Saw-sedge Cladium mariscus as a functional low-cost adsorbent for effective removal of 2,4-dichlorophenoxyacetic acid from aqueous systems

Adsorption, Nov 2015

For the first time in the published literature, a study is described concerning the use of the saw-sedge Cladium mariscus (C. mariscus) for adsorption of 2,4-dichlorophenoxyacetic acid (2,4-D) from aqueous systems. Among the experiments carried out, the elemental composition of C. mariscus was determined (C = 48.0 %, H = 7.1 %, N = 0.95 %, S = 0.4 %), FTIR spectroscopic analysis was performed to confirm the chemical structure of the adsorbent, and porous structure parameters were measured: BET surface area (A BET  = 0.6 m2/g), total pore volume (V p  = 0.001 cm3/g) and average pore size (S p  = 6.6 nm). It was shown that the effectiveness of removal of 2,4-D from aqueous systems using C. mariscus depends on parameters of the process: contact time, system pH, mass of sorbent, and temperature. Maximum adsorption was attained for a solution at pH = 3. Further increase in the alkalinity of the tested systems led to a reduction in the effectiveness of the process. The kinetic of adsorption of 2,4-D by C. mariscus was also determined, and thermodynamic aspects were investigated. The experimental data obtained correspond to a pseudo-second-order kinetic model of type 1. Additionally the negative values obtained for ΔHº indicate that the process is exothermic, and the negative values of ΔGº show it to be spontaneous. As the temperature of the system increases the spontaneity of adsorption is reduced, in accordance with the exothermic nature of the process.

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Saw-sedge Cladium mariscus as a functional low-cost adsorbent for effective removal of 2,4-dichlorophenoxyacetic acid from aqueous systems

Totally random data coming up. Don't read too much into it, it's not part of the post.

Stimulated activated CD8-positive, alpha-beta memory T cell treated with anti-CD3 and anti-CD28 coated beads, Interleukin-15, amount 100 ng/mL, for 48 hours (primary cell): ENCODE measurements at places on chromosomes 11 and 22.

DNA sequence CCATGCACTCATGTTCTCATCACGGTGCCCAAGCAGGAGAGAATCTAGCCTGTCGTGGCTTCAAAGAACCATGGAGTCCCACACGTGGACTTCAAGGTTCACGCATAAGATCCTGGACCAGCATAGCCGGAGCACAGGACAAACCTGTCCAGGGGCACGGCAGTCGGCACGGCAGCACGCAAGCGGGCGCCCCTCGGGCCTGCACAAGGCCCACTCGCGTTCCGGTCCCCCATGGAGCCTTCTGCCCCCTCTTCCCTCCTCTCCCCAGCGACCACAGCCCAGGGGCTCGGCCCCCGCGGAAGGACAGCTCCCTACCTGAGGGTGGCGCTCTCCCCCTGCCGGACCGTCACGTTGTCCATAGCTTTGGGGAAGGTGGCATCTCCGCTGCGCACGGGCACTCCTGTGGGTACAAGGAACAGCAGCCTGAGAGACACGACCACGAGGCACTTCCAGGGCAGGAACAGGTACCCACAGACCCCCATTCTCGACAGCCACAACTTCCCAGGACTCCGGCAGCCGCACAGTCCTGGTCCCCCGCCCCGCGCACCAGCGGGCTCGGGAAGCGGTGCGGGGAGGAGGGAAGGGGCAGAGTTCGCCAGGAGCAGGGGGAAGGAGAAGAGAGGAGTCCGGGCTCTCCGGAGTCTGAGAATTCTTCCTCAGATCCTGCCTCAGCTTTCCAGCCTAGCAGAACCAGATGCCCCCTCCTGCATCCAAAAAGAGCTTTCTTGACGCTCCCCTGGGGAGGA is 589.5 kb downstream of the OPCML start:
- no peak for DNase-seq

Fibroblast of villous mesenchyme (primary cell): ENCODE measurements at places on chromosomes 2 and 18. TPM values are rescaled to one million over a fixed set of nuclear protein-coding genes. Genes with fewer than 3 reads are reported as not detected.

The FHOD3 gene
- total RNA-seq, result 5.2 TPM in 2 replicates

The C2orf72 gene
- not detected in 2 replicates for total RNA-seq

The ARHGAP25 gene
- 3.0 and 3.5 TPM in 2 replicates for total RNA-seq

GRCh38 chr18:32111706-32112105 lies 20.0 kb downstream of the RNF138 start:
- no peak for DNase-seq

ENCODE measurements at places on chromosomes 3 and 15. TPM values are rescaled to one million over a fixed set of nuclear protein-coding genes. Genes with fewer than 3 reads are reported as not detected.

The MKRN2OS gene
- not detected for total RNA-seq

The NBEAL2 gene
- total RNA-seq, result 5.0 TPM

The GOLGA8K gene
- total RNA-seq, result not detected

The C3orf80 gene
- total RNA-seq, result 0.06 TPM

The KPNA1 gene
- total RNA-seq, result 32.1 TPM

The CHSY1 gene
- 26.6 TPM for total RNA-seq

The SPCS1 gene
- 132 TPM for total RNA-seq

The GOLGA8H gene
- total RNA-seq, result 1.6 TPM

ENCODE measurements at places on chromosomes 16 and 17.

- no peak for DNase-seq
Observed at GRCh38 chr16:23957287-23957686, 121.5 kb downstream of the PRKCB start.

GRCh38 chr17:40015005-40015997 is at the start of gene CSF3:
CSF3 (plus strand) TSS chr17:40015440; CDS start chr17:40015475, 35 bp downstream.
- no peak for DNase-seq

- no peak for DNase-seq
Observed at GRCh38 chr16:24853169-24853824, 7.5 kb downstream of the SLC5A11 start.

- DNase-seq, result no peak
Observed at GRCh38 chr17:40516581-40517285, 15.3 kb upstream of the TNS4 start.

Adsorption Saw-sedge Cladium mariscus as a functional low-cost adsorbent for effective removal of 2,4-dichlorophenoxyacetic acid from aqueous systems Przemysław Bartczak 0 1 2 3 4 Sonia Z_ o´łtowska 0 1 2 3 4 Małgorzata Norman 0 1 2 3 4 Łukasz Klapiszewski 0 1 2 3 4 Jakub Zdarta 0 1 2 3 4 Andrzej Komosa 0 1 2 3 4 Ignacy Kitowski 0 1 2 3 4 Filip Ciesielczyk 0 1 2 3 4 Teofil Jesionowski 0 1 2 3 4 0 Institute of Chemical Technology and Engineering, Faculty of Chemical Technology, Poznan University of Technology , Berdychowo 4, 60965 Poznan , Poland 1 & Teofil Jesionowski 2 & Filip Ciesielczyk 3 The State School of Higher Education in Chełm , Pocztowa 54, 22100 Chełm , Poland 4 Department of Radiochemistry and Colloid Chemistry, Maria Curie-Sklodowska University , M. Curie-Sklodowskiej 3, 20031 Lublin , Poland For the first time in the published literature, a study is described concerning the use of the saw-sedge Cladium mariscus (C. mariscus) for adsorption of 2,4dichlorophenoxyacetic acid (2,4-D) from aqueous systems. Among the experiments carried out, the elemental composition of C. mariscus was determined (C = 48.0 %, H = 7.1 %, N = 0.95 %, S = 0.4 %), FTIR spectroscopic analysis was performed to confirm the chemical structure of the adsorbent, and porous structure parameters were measured: BET surface area (ABET = 0.6 m2/g), total pore volume (Vp = 0.001 cm3/g) and average pore size (Sp = 6.6 nm). It was shown that the effectiveness of removal of 2,4-D from aqueous systems using C. mariscus depends on parameters of the process: contact time, system pH, mass of sorbent, and temperature. Maximum adsorption was attained for a solution at pH = 3. Further increase in the alkalinity of the tested systems led to a reduction in the effectiveness of the process. The kinetic of adsorption of 2,4-D by C. mariscus was also determined, and thermodynamic aspects were investigated. The experimental data obtained correspond to a pseudo-second-order kinetic model of type 1. Additionally the negative values obtained for DH8 indicate that the process is exothermic, and the negative values of DG8 show it to be spontaneous. As the temperature of the system increases the spontaneity of adsorption is reduced, in accordance with the exothermic nature of the process. Low-cost adsorbents Cladium mariscus Adsorption 2; 4-dichlorophenoxyacetic acid Thermodynamic studies 1 Introduction In the last decade there has been considerable development in agriculture caused not only by the mechanization of manufacturing, but also by progress in the production of plant protection products (pesticides). However, pesticides cannot be equated only with agrotechnology. Plant protection products are commonly used in forestry, orcharding and even in backyard plots and gardens. In spite of the many advantages of using pesticides, it should be borne in mind that these substances are the main source of water pollution. This is due to the fact that these compounds easily penetrate the soil and pollute surface and ground water. Additionally, in most cases, they are toxic, carcinogenic and mutagenic (Aktar et al. 2009; Salman 2014; Shabeer et al. 2014; Sultana et al. 2014; Yang et al. 2014) . 2,4-Dichlorophenoxyacetic acid (2,4-D) is the most popular pesticide or main component of plant protection products used throughout the world. It is a herbicide whose activity is based on the stimulation of cells to uncontrolled growth, which leads to the death of the plant in the final stage. It is commonly used in the cultivation of maize, soya, hazelnuts, sugar cane and spring wheat. 2,4-D is extremely toxic to organisms other than its targets. It is especially dangerous to aquatic organisms. It has a negative influence on the proper functioning of the human body; it is carcinogenic, mutagenic, and causes damage to the liver, kidneys and central nervous system. In addition, 2,4-D is poorly biodegradable, which means that it is stable in ambient conditions (Bradberry et al. 2004; Derylo-Marczewska et al. 2010; Garabant and Philbert 2002; Kaminski et al. 2014, Tomlin 2009) . The elimination of pesticides from water systems is a fundamental issue addressed by researchers around the world. Several techniques have been developed for the removal of organic pollution from water. The most frequently used methods, which include physical, chemical and biological processes, are photo-oxidation, chemical coagulation, sedimentation, filtration, disinfection, ion exchange, flotation, adsorption and electrochemical methods (Aksu and Kabasakal 2004; Bartczak et al. 2015; Goscianska et al. 2013, 2014; Mohammad et al. 2014; Nam et al. 2014; Ova and Ovez 2013; Pirsaheb et al. 2014; Souzaa et al. 2015; Zhang et al. 2014) . In recent years, the adsorption process has become increasingly popular, as an effective method of removing pesticides from water systems. It is an attractive method because of its simplicity and low cost. In the last decade, low-cost natural-origin adsorbents have aroused increasing interest among researchers throughout the world. The use of this group of adsorbents decreases process costs, making this method an attractive alternative to conventional techniques of water and sewage purification. Saw-sedge Cladium mariscus (C. mariscus) can be included in the group of natural-origin materials (Theocharopoulos et al. 2006) . It is a perennial monocot, belonging to the sedge family. It occurs on all continents except Antarctica. C. mariscus is an interesting material that has not previously been used and studied as an adsorbent of inorganic and organic impurities. The phenomenon of 2,4-D adsorption is the subject of many ongoing research projects around the world. Numerous sorption materials are used for this process, including activated carbon, materials obtained from coconut shells, chitin and chitosan, and silica gel modified with cationic surfactants (Harmoudi et al. 2014; Koner et al. 2013; Njoku et al. 2014) . Series of tests are performed to determine the character of the adsorbent in question, the kinetics of the process and the adsorption isotherms. The adsorption process is a universal method for removing pesticides from aqueous systems (Ali et al. 2012) . A multiplicity of studies show that this process is an alternative to conventional water treatment methods. The possibility of re-use of sorbents makes it competitive with respect to other methods of water purification. In the present work, for the first time, an investigation was made of the use of Cladium mariscus as a potential adsorbent of 2,4-D. There is so far no information available in the literature concerning the use of this material, which confirms the novel nature of the present research. In the study, basic parameters of the adsorption process were determined. The adsorption kinetic was investigated using pseudo-first-order (Lagergren 1898) and pseudo-secondorder (Ho 1999) models, and adsorption isotherms were determined using the Freundlich (1906) and Langmuir (1918) models. Thermodynamic aspects of the process were also investigated. An essential objective of the research was to determine the presumed mechanism of the process. 2 Materials and methods 2.1 Reagents and chemicals The following reagents were used in the experiments: 2,4dichlorophenoxyacetic acid (Merck KGaA, Germany) as the adsorbate, and hydrochloric acid (Chempur, Poland) and sodium hydroxide (Chempur, Poland) for pH adjustment. 2.2 Preparation of adsorbent Cladium mariscus was collected in the vicinity of Chełm, Lublin region, Poland. The leaves of the plant were washed with distilled water and dried for 24 h at 105 C. The next step involved reducing the adsorbent to an appropriate fineness. The plant material prepared in this way was then subjected to physicochemical analysis and used in adsorption tests. 2.3 Characterization of the biosorbent The most important physicochemical and structural properties of the material were determined, with regard to its application as an effective adsorbent (elemental analysis, FTIR spectroscopy for identification of functional groups, and porous structure analysis). The elemental composition of C. mariscus was established using a Vario El Cube instrument (Elementar Analysensysteme GmbH, Germany). To identify the functional groups present in the structure of C. mariscus, Fourier transform infrared spectroscopy was applied. The measurements were performed using a VERTEX 70 spectrophotometer (Bruker, Germany). Substances were analyzed in a form of tablets prepared by mixing ca. 250 mg of anhydrous KBr with 1.5 mg of the sample. Spectra were produced over a wavenumber range of 4000–400 cm-1, with a resolution of 0.5 cm-1. To make a full physicochemical characterization of C. mariscus it was necessary to determine its porous structure parameters (surface area and pore size distribution). These parameters were measured by means of lowtemperature N2 sorption using an ASAP 2020 instrument (Micromeritics Instrument Co., USA). Surface area was determined to an accuracy of ±0.1 m2/g, pore volume to ±0.01 cm3/g, and pore size to 0.01 nm. 2.4 Batch adsorption studies The experimental studies first involved determination of the sorption capacity of C. mariscus with respect to 2,4-D and investigation of how selected process parameters influence the effectiveness of adsorption. The values of the variable process parameters are given in Table 1. To determine the effect of contact time between adsorbate and adsorbent, the appropriate quantity of sorbent was weighed out (see Table 1) and was placed in conical flasks with 100 mL of model solution of 2,4-D at a specified concentration. The system was mixed using a KS 260 Basic shaker (IKA, Germany) for a specified time (1–120 min). The mixture was then filtered at reduced pressure. The effectiveness of the process was determined using a UV– Vis SPEKOL 1200 spectrophotometer (Analytik Jena AG, Germany) at wavelength 230 nm. The adsorbent was dried at 105 C in a UE 500 drier (Memmert, Germany) and was subjected to further analysis. To determine the influence of pH on the effectiveness of adsorption of 2,4-D, an appropriate quantity of sodium hydroxide or HCl was added to the model solution. The pH values were controlled with the use of an EL 20 pH meter (Mettler Toledo, Switzerland). After the desired pH was attained, the appropriate quantity of Cladium mariscus was added to the system. The final analyzed process parameter was temperature, which was controlled using a KS 4000i incubator (IKA, Germany). 2.5 Kinetic and isothermal studies An important element of the study was the determination of the kinetic of adsorption of 2,4-D by C. mariscus based on models of pseudo-first-order (Lagergren 1898) and pseudosecond-order (Ho 1999) type. To determine the kinetics of the adsorption process it was necessary to perform calculations concerning the quantity of 2,4-D adsorbed in a given time (qt). This was calculated from the following Eq. (1): qt ¼ ðC0 CtÞ V m where C0 and Ct denote the concentration of 2,4-D before and after the adsorption process (mg/L), V is the volume of model solution (L), and m is the mass of adsorbent used (g). For the determination of adsorption isotherms using Freundlich (1906) and Langmuir models (1918), it was necessary to find the equilibrium concentration (qe) of adsorbed 2,4-D acid on C. mariscus. This was calculated using the following formula (2): qe ¼ ðC0 CeÞ V m ð1Þ ð2Þ where C0 and Ce denote the concentration of 2,4-D before the adsorption process and in equilibrium (mg/L), V is the volume of model solution (L), and m is the mass of adsorbent used (g). 3 Results and discussion 3.1 Physicochemical characteristics of Cladium mariscus Cladium mariscus, as a potential sorbent of 2,4dichlorophenoxyacetic acid, was subjected to thorough physicochemical analysis. Elemental analysis was applied to determine the content of C, H, N and S in the plant structure (Table 2). It also contains oxygen, which was not detected directly by this method. C. mariscus mainly consists of carbon and hydrogen (48.0 and 7.1 % respectively), similarly to other sorbents of plant origin (tea grounds, the seaweed Ascophyllum nodosum, sawdust, and the grass Phragmites australis—Akunwa et al. 2014; Foroughi-Dahr et al. 2015) . The presence of nitrogen (0.9 %) can be explained by the occurrence of amide and amine groups in the material structure, which was also confirmed by further analysis of the FTIR spectra. When investigating the use of adsorbents of natural origin, it is extremely important to determine their porous structure parameters. The results showed this plant to have a very low surface area of 0.6 m2/g and a pore volume of 0.001 cm3/g. However, these parameters do not exclude the application of C. mariscus in adsorption processes. In this case, the sorptive capacity of the material depends on the presence of specific functional groups on its surface. To identify those groups in the structure of C. mariscus, FTIR spectra were obtained and analyzed (Fig. 1). The presence of hydroxyl groups was confirmed by the occurrence of bands in the range 3550–3000 cm-1, derived from stretching vibrations of O–H bonds. This band substantially masks the band derived from stretching vibrations of N–H bonds (3300–3250 cm-1) from amine and amide groups. The presence of aliphatic groups was indicated by the bands derived from stretching vibrations of C–H bonds in the range 3000–2800 cm-1. There is also a noticeable band derived from stretching vibrations of C–O bonds in the range 1750–1700 cm-1, which indicates the presence of carbonyl groups. The occurrence of ether groups was confirmed by the bands in the range 1100–1000 cm-1, derived from stretching vibrations of C–O–C and C–O groups. In the range 720–630 cm-1 there are bands derived from bending vibrations of N–H bonds (amine groups). In this wavenumber range there are also vibrations proving the presence of C–C bonds, which are typical for aromatic rings. Analysis of the FTIR spectra confirms the presence of numerous groups in the material structure and due to these groups the adsorbent can exhibit a remarkable capacity to adsorb impurities from aqueous systems. The physicochemical analysis of the plant confirms the considerable possibilities of application of the material as an effective adsorbent of different kind of impurities. 3.2 Effect of adsorption time and kinetic study In the first stage of the study it was investigated how the contact time between adsorbate and adsorbent influences the effectiveness of removal of 2,4-D from aqueous systems. This was done for four concentrations of 2,4-D: 20, 30, 50 and 100 mg/L (Fig. 2). The results indicate that in the initial stage adsorption proceeded extremely rapidly. In the first 5 min the effectiveness of adsorption for each concentration was greater than 50 %. Adsorption equilibrium was reached after 30 min for an initial 2,4-D concentration of 20 or 30 mg/L, and after 60 min for 50 mg/L and for the highest analyzed concentration, 100 mg/L. The maximum adsorption yields were respectively 99.9, 99.0, 99.0 and 95.9 % for model solutions with 2,4-D concentrations of 20, 30, 50 and 100 mg/L. After the elapse of the optimum process time, no significant changes were recorded for any of the analyzed concentrations. It should also be noted that the effectiveness of adsorption is also significantly influenced by the initial concentration of 2,4-D. The results indicate that as the 2,4D concentration increases, the effectiveness of its removal decreases slightly, leading to an increase in the time required to attain an equilibrium state. This is because an increased quantity of 2,4-D anions diffuse to the sorbent surface through the boundary layer, increasing the time taken for adsorption equilibrium to be reached. The reduction in the effectiveness of adsorption with increased concentration of the solution of adsorbate results from the saturation of active sites capable of adsorbing 2,4-D. Compared with other sorbents, the use of C. mariscus led to rapid attainment of adsorption equilibrium. When activated carbon was used, as described by Hammed et al. (2009), adsorption equilibrium was reached after 450 min. Aksu and Kabasakal (2005) carried out adsorption of 2,4-D on activated carbon and found equilibrium to be attained after 7 days. The properties of C. mariscus mean that it could be successfully used in industry, since the fast reaction time would enable a reduction in the volume of the tanks used as reactors. A determination was also made of the kinetic of the adsorption of 2,4-dichlorophenoxyacetic acid from model solutions with the lowest and highest concentrations (20 and 100 mg/L). The kinetic of the process of adsorption of 2,4-D by C. mariscus was determined using a pseudo-firstorder model (of Lagergren type 1898) and a pseudo-second-order model (as described by Ho 1999) . The aforementioned models present the correlations between changes in the concentration of adsorbate as a function of the time for which the adsorption process is continued until equilibrium is reached. Linear and graphical forms of the models are given in Table 3. Here qe and qt (mg/g) denote the quantities of 2,4-D adsorbed at equilibrium and at time t (min), k1 (1/min) is the rate constant for the adsorption process for the pseudofirst-order model, and k2 (g/(mg min)) is the rate constant for the process for the pseudo-second-order model. The kinetic parameters (Table 4) describing the pseudofirst-order as well as pseudo-second-order model type 1, 2, 3 and 4 were calculated from plots presented in Fig. 3 and 4, respectively. Analysis of the obtained kinetic parameters (Table 4) shows that the experimental data correspond directly to the pseudo-second-order kinetic model. This is confirmed by the high correlation coefficient (r2 = 0.998–0.999) obtained for the pseudo-second-order model type 1. It should also be noted that the quantities of adsorbed 2,4-D (qe.cal) computed using that model correspond closely to the experimental values (qe.exp). The adsorption rate coefficient (k2) was found to decrease with increasing concentration of 2,4-D in the model solution. Other researchers have determined the kinetics of adsorption of 2,4-D on selected adsorbents (Aksu and Kabasakal 2005; Chaparadza and Hossenlopp 2011; Gupta et al. 2006; Hameed et al. 2009; Nethaji and Sivasamy 2014; Salman and Al-Saad 2012) . The kinetic parameters obtained by them are listed in Table 5. Determination of the adsorption kinetic is important for controlling the effectiveness of the removal of 2,4-D from aqueous systems. Adsorption of 2,4-D using various different types of material is described in most cases by means of a pseudosecond-order model. The coefficients of correlation (r2) obtained using the pseudo-second-order kinetic model of type 2, 3 and 4 (0.754–0.980) are significant lower than those obtained using the type 1 model. Additionally, the qe,cal computed from the pseudo-second-order kinetic models of type 2, 3 and 4 do not correspond with the qe,exp the same as in the case of 1st sub-type. 3.3 Effect of pH Another important part of the study involved determining how the pH of the system influences the effectiveness of adsorption of 2,4-D from model aqueous solutions (Fig. 5). The results show that as the pH of the solution increases (in the pH range 1–3) the effectiveness of adsorption increases, reaching a maximum at pH = 3 (yield 99.1 %). A further increase in the alkalinity of the solution causes a reduction in effectiveness, which at the highest tested pH value (pH = 9) was found to be 55.3 %. The pH value of the system plays a key role in defining the mechanism of adsorption of 2,4-D on the surface of C. mariscus. Figure 6 shows a proposed mechanism for the adsorption of 2,4-D on the complex surface of C. mariscus. The presence of surface functional groups (carbonyl, amide, ether) capable of releasing a free electron pair to form a bond suggests adsorption by way of a chemical reaction. However, the protonating ability of surface functional groups (hydroxyl, amine, amide) would indicate adsorption through intermolecular interactions (including cation– dipole interactions and hydrogen bonds). Above the pH corresponding to the pKa value (2.73), 2,4-D occurs in the form of an anion. The maximum effectiveness of adsorption was obtained for pH = 3, which implies that the mechanism is based, to by far the greatest degree, on electrostatic interaction between the anion of 2,4-D and the surface functional groups (having a positive charge - Fig. 6). A much lesser role in the overall adsorption process is played by chemisorption and ion exchange. 3.4 Effect of adsorbent dose Another important parameter that was analyzed is the mass of sorbent (Fig. 7). An increase in effectiveness of 2,4-D acid removal together with increasing mass of adsorbent was observed. This is because an increase in the mass of sorbent causes an increase in the adsorptive (contact) surface and an increase in the quantity of surface functional groups capable for removing 2,4-D, which leads to an increase in the effectiveness of the adsorption process. It was confirmed that adsorbent dose of 10 g/L and 60 min time is enough to completely clean the solution which contains 50 mg/L of 2,4-D. 3.5 Effect of temperature and thermodynamic studies The last parameter analyzed was the temperature of the system (Fig. 8a). It was found that as temperature increased, the effectiveness of removal of 2,4-D slightly decreased. This suggests that the adsorption process may be of an exothermic nature. Activated carbon derived from date stones Calcined Zn-Al.-Zr layered double hydroxide Fertilizer and steel industry wastes Magnetite activated carbon derived from waste biomass Seeds activated carbon Hameed et al. (2009) Chaparadza and Hossenlopp (2011) Gupta et al. (2006) Nethaji and Sivasamy (2014) Salman and Al-Saad (2012) Type of kinetic model Pseudo-first order Pseudo-second order Pseudo-second order Pseudo-second order Pseudo-second order k1/k2 (1/min) (g/ (mg min)) This property of the process may result from the fact that interactions of anions of 2,4-D with functional groups on the plant surface are stronger than the interactions of the initially adsorbed water on the surface of the sorbent. This indicates strong electrostatic interactions between 2,4-D anions and the sorbent surface. Other researchers studying the adsorption of 2,4-D have obtained similar results. Aksu and Kabasakal (2005) , who adsorption on the surface of a modified waste silica gel was endothermic. Another important part of the work was the investigation of thermodynamic aspects of the process of adsorption of 2,4-D by C. mariscus. An analysis was made for four different concentrations of model solutions (20, 30, 50 and 100 mg/L) at three temperatures (25, 30 and 35 C). Calculations were made of the free energy (DG ), enthalpy (DH ) and entropy (DS ) of the systems, using Eqs. (3–5): investigated the adsorption of 2,4-D on granulated activated carbon, showed the process to be exothermic. Similar results were obtained by Gupta et al. (2006) , who carried out adsorption of 2,4-D using a suspension of activated carbon. The adsorption of 2,4-D on low-cost adsorbents is not always exothermic. Koner et al. (2013) showed that where DG (kJ/mol) is the change in the free energy of the system, DH (kJ/mol) is the change in the free enthalpy of the system, DS (kJ/mol K) is the change in the free entropy of the system, R (8.314 J/mol K) is the gas constant, Kc is the reaction equilibrium constant, and T (K) is the temperature. The changes in enthalpy and entropy were calculated based on the plot of ln Kc against 1/T (Fig. 8b), using its slope DRH and y-axis intercept DRST . The results are given in Table 6. DG ¼ ln Kc ¼ DG ¼ DH RT ln Kc DS R DH RT TDS ð3Þ ð4Þ ð5Þ The negative values of DH indicate that the process is exothermic, while the negative values of DG for the process of adsorption of 2,4-D at all three temperatures show the process to be spontaneous. With increasing temperature, the degree of spontaneity of the process decreases, in accordance with the exothermic nature of the process. Furthermore, the values of change of entropy (DS ) describe the randomness in the interactions between adsorbent and adsorbate. Nonetheless, the negative values of DS point to complex interactions between adsorbent and adsorbate. Researchers investigating different materials have obtained similar results. Salman et al. (2011a, b) and Jung et al. (2013) determined thermodynamic parameters in order to better understand the mechanism of adsorption of 2,4-D on the surface of activated carbon obtained from oil palm leaves, activated carbon from banana stalks (Salman et al. 2011a, b) , and a mesoporous metal-organic framework material (Jung et al. 2013) . Their results also confirm the spontaneous and exothermic nature of the adsorption of 2,4-D. It should be noted, however, that both research teams obtained positive values for the change of entropy, which may be due to the greater randomness of the interactions on the phase contact surface and the greater quantity of adsorbed water relative to 2,4-D. These results suggest that C. mariscus is a more effective adsorbent of this herbicide from aqueous systems. 3.6 Isothermal studies Isotherms for the adsorption of 2,4-D by C. mariscus were determined using the models of Freundlich and Langmuir. The diagrams in Fig. 9 show fits of the experimental data to those models based on graphs of Ce/qe against Ce and log(qe) against log(Ce). These enabled calculation of the parameters of the isotherms, which are given in Table 7. The Freundlich isotherm (1906) is described by the following linear Eq. (6): 1 log qe ¼ log KF þ log Cen where KF (mg/g) is a measure of adsorption capacity, and 1n denotes the intensity of adsorption. The Langmuir isotherm equation has the following linear form (1918) (7): Ce 1 Ce qe ¼ bqm þ qm ð6Þ ð7Þ where: Ce (mg/L) is the equilibrium concentration of ions in solution; qe (mol/g) is the quantity of adsorbate adsorbed at equilibrium; qm (mg/g) is the maximum sorptive capacity; b (–) is Langmuir’s constant. The linear correlation coefficients (R2) for the two models have similar values (0.982–0.988), which indicates the complexity of the process mechanism and the heterogeneity of the adsorbent surface. The experimental data are slightly better described by Langmuir’s model. Assuming the formation of a monolayer, it is possible to determine the adsorption capacity (qm), which in the case of C. mariscus was found to be 65.58 mg/g. For the model assuming heterogeneity of the surface, however, the value KF was calculated as 8.93 mg/g. Another parameter of the Freundlich model is the constant n. For all experiments it was found that n [ 1, which indicates the predominantly physical nature of the adsorption, confirming the previous assumptions concerning the adsorption mechanism. At the next stage the adsorption capacity of the studied material was compared with that of other adsorbents (see Table 7). C. mariscus demonstrates a significant sorptive capacity, which means that it may be successfully used as an effective low-cost adsorbent of 2,4-dichlorophenoxyacetic acid. 3.7 FTIR spectroscopy FTIR spectra of C. mariscus, 2,4-dichlorophenoxyacetic acid (2,4-D), and the product after adsorption (2,4-D concentration 50 mg/L, adsorbent dose 0.5 g, time 60 min, temperature 25 C, pH = 4.5) are presented in Fig. 10. The most important bands are summarized in Table 8. The FTIR spectrum of C. mariscus shows the presence of bands characteristic for the groups forming the structure of the adsorbent. FTIR analysis of 2,4-dichlorophenoxyacetic acid reveals peaks at 3072, 1482 and 641 cm-1 associated with vibrations of aromatic structures, and signals at 3389, 1733, 1230 and 1095 cm-1 which can be assigned to vibrations of carboxylic groups (Nejati et al. 2013) . Most important is the spectrum of the product after adsorption of 2,4-D by C. mariscus. This shows the presence of bands at 3408, 3278, 2920, 2853, 1738, 1634, 1478, 1315, 1236, 1092, 1057 and 1055 cm-1, which are characteristic for the structural vibrations of both the sorbent and 2,4-D (Pavlovic et al. 2005) . The peaks at 3069 and 642 cm-1 correspond to other vibrations of groups present in the 2,4-dichlorophenoxyacetic acid structure. The presence of all of these signals confirms the successful Aksu and Kabasakal (2005) This study Gupta et al. (2006) Gupta et al. (2006) Koner et al. (2013) Son Tran et al. (2015 ) Harmoudi (2014) Son Tran et al. (2015 ) Harmoudi (2014) adsorption of the organic compound onto the sorbent surface (Cavani et al. 1991) . It is also interesting that the intensity of the signal corresponding to stretching vibrations of –OH groups was greater on the spectrum after the adsorption process, which confirms previous observations. Table 8 Maximal vibrational wavenumbers (cm-1) of Cladium mariscus, 2,4dichlorophenoxyacetic acid, and products after adsorption The slight shifts in the maximal wavenumbers of the peaks in the spectrum of the product after adsorption compared with the spectra of C. mariscus and 2,4dichlorophenoxyacetic acid might suggest that the interactions between adsorbent and adsorbate are based on hydrogen bonds Hajdu´ et al. 2012 . 4 Conclusions In this study, for the first time in the scientific literature, research has been carried out on the process of adsorption of 2,4-dichlorophenoxyacetic acid (2,4-D) from aqueous systems using saw-sedge C. mariscus, collected in the east part of Lublin region. C. mariscus consists chiefly of carbon (48 %) and hydrogen (7 %). The presence of these elements can be explained by the occurrence of surface functional groups on the surface of the material, as was confirmed by FTIR analysis. The plant material has a relatively small BET surface area (ABET = 0.6 m2/g) and a total pore volume of Vp = 0.001 cm3/g. Hence the sorptive capacity of this material, considering the low surface area, is conditioned by the presence of functional groups on its surface. The effectiveness of removal of 2,4-D from Vibrational assignment Cladium mariscus 2,4-D acid Cladium mariscus ? 2,4-D acid O–H stretching N–H stretching CAr–H stretching C–H stretching C=O stretching N–H stretching CAr=CAr C–O–C asymetric C–OH deformational C–O stretching C–O–C symetric CAr–Cl stretching aqueous systems using C. mariscus is dependent on four basic process parameters, namely the contact time between adsorbate and adsorbent, the pH of the system, the mass of sorbent used, and the temperature. The results show that in the initial stage the process of adsorption proceeds extremely rapidly. Depending on the solution concentration, equilibrium was attained after different contact times of adsorbate with adsorbent (30 min for concentrations of 20 and 30 mg/L, 60 min for 50 and 100 mg/L). It was also found that the pH has a significant influence on the effectiveness of removal of 2,4-D. Maximum adsorption was attained for a solution at pH = 3. Further increase in the alkalinity of the tested systems led to a decrease in the effectiveness of adsorption. It was also shown that the effectiveness of removal of 2,4-D increases as the mass of material used increases. This is due to the greater contact surface between adsorbate and adsorbent. It was also shown that with an increase in the temperature at which the adsorption process took place, the effectiveness of removal of 2,4-D decreased slightly. The inverse proportionality of the effectiveness of adsorption of 2,4-D with respect to temperature implies that the process is exothermic. An investigation was made of the kinetic of adsorption of 2,4-D by C. mariscus. The experimental data corresponded to a pseudo-second-order kinetic model of type 1. The adsorption rate constant (k2) decreased with increasing concentration of 2,4-D in model solution. Detailed thermodynamic analysis showed values of DH to be negative, which confirms the exothermic nature of the process. Meanwhile, negative values of DG for the process of adsorption of 2,4-D at all analyzed temperatures indicate that the process is spontaneous. Acknowledgments This article was partially supported within the project ‘‘Engineer of the Future. Improving the didactic potential of the Poznan University of Technology’’—POKL.04.03.00-00-259/12, implemented within the Human Capital Operational Programme, cofinanced by the European Union within the European Social Fund. The work was also financed within the National Centre of Science Poland funds according to Decision No. DEC-2013/09/N/ST8/00319. 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Przemysław Bartczak, Sonia Żółtowska, Małgorzata Norman, Łukasz Klapiszewski, Jakub Zdarta, Andrzej Komosa, Ignacy Kitowski, Filip Ciesielczyk, Teofil Jesionowski. Saw-sedge Cladium mariscus as a functional low-cost adsorbent for effective removal of 2,4-dichlorophenoxyacetic acid from aqueous systems, Adsorption, 2016, 517-529, DOI: 10.1007/s10450-015-9708-2